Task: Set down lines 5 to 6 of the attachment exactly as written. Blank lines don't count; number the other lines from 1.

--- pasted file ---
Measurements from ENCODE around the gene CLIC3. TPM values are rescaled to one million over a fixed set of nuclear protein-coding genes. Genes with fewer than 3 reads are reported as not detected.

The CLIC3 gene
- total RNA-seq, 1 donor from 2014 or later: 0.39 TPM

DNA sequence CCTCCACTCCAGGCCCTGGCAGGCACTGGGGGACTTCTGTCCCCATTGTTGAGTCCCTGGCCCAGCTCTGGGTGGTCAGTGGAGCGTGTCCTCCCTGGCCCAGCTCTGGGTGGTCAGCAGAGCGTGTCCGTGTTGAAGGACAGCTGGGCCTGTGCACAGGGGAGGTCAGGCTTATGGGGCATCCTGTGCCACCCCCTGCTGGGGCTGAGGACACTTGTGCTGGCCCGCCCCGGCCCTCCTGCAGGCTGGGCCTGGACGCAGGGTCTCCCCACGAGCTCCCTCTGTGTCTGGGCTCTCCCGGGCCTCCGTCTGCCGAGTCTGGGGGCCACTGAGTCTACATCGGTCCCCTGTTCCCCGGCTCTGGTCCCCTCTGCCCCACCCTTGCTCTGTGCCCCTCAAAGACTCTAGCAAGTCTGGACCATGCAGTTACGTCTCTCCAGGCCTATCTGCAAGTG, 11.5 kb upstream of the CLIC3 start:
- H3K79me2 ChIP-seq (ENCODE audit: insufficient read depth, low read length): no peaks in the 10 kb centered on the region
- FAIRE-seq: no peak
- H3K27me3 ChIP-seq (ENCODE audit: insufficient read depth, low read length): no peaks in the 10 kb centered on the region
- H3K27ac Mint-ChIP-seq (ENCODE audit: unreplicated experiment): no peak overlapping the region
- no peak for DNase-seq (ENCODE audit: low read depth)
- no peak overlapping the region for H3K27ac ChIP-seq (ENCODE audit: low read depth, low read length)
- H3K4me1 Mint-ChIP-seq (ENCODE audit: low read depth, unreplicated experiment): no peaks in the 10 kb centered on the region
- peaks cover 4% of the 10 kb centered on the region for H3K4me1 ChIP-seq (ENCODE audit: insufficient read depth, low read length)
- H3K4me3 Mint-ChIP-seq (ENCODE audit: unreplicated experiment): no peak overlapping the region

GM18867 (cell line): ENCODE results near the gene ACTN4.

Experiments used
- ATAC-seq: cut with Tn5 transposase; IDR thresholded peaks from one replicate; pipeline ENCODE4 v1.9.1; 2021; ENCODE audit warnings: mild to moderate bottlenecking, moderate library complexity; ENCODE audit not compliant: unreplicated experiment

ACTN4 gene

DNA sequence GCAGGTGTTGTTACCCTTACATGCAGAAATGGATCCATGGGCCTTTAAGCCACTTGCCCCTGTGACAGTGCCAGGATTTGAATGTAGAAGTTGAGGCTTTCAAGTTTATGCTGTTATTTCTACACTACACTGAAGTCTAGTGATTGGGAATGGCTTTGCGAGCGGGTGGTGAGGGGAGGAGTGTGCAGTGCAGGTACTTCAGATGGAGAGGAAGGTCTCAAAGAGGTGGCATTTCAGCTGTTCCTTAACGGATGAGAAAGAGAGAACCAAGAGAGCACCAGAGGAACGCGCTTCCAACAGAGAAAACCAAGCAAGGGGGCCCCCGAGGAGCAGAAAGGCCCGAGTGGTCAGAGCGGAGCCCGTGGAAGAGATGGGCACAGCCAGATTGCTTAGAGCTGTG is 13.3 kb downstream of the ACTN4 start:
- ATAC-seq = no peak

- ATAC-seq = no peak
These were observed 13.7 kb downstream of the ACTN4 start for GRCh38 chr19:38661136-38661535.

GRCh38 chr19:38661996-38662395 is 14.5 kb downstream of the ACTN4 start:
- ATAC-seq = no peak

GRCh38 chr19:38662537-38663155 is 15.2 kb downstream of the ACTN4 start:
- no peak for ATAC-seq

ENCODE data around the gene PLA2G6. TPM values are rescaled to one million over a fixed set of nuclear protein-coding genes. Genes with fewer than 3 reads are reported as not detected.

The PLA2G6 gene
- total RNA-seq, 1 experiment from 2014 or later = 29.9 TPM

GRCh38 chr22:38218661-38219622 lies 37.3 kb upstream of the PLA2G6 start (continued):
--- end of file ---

- H3K79me2 ChIP-seq (ENCODE audit: insufficient read depth, low read length): no peaks in the 10 kb centered on the region
- FAIRE-seq: no peak